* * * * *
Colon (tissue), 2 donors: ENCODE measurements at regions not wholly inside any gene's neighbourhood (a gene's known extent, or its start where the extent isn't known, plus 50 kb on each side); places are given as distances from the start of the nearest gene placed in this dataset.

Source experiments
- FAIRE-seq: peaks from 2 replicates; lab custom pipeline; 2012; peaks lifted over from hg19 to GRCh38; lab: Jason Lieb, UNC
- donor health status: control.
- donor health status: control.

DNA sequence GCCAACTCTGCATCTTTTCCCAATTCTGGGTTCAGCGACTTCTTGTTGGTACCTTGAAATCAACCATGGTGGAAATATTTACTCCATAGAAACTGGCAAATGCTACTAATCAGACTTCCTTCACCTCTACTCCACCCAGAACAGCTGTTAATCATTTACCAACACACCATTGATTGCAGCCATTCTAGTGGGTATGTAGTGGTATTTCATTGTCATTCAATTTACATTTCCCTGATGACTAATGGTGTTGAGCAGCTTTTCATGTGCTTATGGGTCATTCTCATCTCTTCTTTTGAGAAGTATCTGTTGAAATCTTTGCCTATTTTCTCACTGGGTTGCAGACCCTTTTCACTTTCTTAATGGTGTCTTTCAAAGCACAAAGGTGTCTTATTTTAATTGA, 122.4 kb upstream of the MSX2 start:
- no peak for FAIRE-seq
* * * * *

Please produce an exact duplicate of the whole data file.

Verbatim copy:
Colon (tissue), 2 donors: ENCODE measurements at regions not wholly inside any gene's neighbourhood (a gene's known extent, or its start where the extent isn't known, plus 50 kb on each side); places are given as distances from the start of the nearest gene placed in this dataset.

Source experiments
- FAIRE-seq: peaks from 2 replicates; lab custom pipeline; 2012; peaks lifted over from hg19 to GRCh38; lab: Jason Lieb, UNC
- donor health status: control.
- donor health status: control.

DNA sequence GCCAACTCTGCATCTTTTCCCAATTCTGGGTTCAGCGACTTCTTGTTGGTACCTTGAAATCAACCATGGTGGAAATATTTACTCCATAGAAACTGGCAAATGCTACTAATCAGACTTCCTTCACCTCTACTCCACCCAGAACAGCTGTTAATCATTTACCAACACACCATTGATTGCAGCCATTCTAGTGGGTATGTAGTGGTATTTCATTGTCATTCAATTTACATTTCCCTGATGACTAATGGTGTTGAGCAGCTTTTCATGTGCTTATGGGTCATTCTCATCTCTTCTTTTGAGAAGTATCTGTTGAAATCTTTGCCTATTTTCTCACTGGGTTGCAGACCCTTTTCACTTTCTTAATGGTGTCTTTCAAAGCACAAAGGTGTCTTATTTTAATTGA, 122.4 kb upstream of the MSX2 start:
- no peak for FAIRE-seq